As Isaac Brock Society commenter George has long suggested: every government on Earth should give their citizens an inexpensive and practical way to swear an oath to renounce all foreign citizenships, and should issue certificates to those who have done so. Call it a “Certificate of Loss of Nationality of [INSERT FOREIGN COUNTRY HERE]”. Thus they could issue Certificates of Loss of Nationality of the Islamic Republic of Iran to Iranians (turning them into ex-Iranians), Certificates of Loss of Nationality of the Republic of Korea to South Koreans (turning them into ex-South Koreans), and Certificates of Loss of Nationality of the United States of America to Americans (turning them into ex-Americans).
A person holding such a certificate should have the right to be treated solely as a citizen of his or her country by all public and private institutions, and the duty to conduct him or herself as such (for example, not using a foreign passport to travel to other countries, and not voting in foreign elections). This may require additional legislation, as it’s not an automatic consequence of the Master Nationality Rule (which only binds governments, not banks and their maximalist-extremist lawyers acting under fear of IRS penalties or DOJ investigations).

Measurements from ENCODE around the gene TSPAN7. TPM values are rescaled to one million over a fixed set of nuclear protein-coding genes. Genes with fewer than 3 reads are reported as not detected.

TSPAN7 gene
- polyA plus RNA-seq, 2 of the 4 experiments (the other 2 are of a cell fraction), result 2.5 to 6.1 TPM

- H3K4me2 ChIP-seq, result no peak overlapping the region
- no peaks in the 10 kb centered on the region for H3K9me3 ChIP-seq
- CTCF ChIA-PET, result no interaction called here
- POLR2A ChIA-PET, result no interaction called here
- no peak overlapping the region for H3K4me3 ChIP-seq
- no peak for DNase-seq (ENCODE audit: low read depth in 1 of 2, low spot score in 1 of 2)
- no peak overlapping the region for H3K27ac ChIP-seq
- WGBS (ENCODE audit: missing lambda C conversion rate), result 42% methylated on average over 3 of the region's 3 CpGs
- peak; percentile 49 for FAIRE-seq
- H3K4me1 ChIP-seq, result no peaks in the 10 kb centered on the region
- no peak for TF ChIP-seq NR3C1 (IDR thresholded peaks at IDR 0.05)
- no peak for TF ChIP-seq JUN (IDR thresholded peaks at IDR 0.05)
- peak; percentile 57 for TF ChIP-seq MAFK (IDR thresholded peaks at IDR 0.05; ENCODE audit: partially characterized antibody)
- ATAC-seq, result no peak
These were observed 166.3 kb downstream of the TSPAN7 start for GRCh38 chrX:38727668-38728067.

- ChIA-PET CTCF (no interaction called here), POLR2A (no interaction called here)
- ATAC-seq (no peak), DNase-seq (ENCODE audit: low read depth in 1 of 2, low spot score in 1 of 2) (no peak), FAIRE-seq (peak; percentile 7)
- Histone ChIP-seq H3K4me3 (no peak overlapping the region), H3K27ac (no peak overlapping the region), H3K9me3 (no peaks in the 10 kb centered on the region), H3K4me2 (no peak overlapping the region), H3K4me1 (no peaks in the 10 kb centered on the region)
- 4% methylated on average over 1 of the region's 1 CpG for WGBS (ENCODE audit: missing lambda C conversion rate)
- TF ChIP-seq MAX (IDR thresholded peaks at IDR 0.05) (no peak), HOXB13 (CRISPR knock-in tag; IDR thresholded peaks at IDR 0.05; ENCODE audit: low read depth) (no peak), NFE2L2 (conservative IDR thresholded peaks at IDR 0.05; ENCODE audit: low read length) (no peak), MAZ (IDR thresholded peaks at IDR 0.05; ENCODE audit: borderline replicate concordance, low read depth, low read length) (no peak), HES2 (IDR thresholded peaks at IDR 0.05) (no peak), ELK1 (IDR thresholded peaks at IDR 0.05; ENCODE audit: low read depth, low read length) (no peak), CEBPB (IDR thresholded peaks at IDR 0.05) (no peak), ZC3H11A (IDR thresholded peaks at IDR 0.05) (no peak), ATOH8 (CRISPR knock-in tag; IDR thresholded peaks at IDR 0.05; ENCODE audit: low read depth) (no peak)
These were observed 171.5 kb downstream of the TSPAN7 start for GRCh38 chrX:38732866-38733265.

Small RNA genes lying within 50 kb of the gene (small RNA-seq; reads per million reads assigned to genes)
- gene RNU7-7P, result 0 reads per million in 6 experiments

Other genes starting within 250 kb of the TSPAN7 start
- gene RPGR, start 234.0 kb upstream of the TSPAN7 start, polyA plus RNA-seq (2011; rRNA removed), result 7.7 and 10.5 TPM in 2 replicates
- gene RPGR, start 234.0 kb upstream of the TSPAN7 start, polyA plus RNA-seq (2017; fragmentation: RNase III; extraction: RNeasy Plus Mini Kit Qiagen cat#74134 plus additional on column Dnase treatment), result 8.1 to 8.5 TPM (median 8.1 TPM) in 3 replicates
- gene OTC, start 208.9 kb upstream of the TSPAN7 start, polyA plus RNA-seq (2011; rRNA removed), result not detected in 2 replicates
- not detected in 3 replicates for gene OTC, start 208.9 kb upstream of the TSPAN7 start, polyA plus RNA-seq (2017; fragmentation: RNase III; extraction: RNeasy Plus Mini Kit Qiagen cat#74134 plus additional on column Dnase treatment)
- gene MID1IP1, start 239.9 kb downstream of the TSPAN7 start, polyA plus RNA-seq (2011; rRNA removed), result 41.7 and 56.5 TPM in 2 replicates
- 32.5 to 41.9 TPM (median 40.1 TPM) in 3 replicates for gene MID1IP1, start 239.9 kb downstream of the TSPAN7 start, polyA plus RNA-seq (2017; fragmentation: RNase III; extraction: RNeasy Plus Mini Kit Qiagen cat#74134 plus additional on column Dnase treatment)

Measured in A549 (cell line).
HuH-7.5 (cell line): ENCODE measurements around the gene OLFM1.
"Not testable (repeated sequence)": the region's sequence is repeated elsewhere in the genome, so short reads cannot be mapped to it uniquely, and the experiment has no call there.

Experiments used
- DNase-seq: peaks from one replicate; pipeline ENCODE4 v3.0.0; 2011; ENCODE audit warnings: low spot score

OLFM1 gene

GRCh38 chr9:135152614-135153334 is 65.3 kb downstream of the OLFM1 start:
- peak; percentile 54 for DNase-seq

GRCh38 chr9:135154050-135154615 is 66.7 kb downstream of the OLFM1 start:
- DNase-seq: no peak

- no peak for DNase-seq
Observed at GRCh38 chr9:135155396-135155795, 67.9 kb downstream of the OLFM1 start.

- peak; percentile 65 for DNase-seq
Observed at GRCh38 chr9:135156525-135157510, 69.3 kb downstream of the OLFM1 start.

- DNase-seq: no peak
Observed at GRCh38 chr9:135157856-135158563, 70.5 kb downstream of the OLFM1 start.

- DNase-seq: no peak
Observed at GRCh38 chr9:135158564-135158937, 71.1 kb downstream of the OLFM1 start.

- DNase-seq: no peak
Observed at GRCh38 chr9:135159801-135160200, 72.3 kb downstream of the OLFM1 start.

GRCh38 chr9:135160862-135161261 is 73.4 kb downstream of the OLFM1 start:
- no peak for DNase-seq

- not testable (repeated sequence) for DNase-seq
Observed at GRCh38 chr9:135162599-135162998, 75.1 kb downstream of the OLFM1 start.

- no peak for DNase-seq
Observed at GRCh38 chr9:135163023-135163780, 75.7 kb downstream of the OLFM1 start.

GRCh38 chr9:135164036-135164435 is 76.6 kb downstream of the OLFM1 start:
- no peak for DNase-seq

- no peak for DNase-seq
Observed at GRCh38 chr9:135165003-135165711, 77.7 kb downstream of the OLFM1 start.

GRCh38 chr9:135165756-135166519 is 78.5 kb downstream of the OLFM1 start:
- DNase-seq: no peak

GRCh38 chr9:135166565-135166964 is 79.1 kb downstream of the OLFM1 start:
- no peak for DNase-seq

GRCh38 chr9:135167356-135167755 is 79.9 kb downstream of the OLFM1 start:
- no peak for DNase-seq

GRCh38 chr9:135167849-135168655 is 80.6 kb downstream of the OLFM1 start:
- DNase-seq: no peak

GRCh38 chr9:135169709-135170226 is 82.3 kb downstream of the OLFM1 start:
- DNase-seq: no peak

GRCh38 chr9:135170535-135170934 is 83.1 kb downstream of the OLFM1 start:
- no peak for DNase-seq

So in particular, your local government must pass legislation to ensure that banks accept these certificates as proof of non-U.S. personhood for FATCA purposes. Under the IGA, bank customers with U.S. indicia are required to provide a “reasonable explanation” of not having a U.S.-issued CLN; well, the obvious one is that the U.S. State & Treasury Departments have made such CLNs unreasonably time-consuming, expensive, and dangerous for ordinary people to obtain.
But as long as domestic legislation states that the holding of a domestic-law Certificate of Loss of Nationality of [BLANK] qualifies under the IGA as a “reasonable explanation” or even as a “Certificate of Loss of Nationality of the United States” (a term which is not expressly defined in any IGA I’ve seen), then anyone who swears the oath to obtain such a certificate has had their legal status altered by swearing the oath. Problem solved!
As certain Members of Parliament in Canada like to say: Congress has spoken! In fact they’ve spoken quite clearly, for nearly 150 years, with the Expatriation Act of 1868, and now it’s up to every other country in the world to jump up and implement it in their domestic laws, the same way they jumped to implement FATCA. Get moving!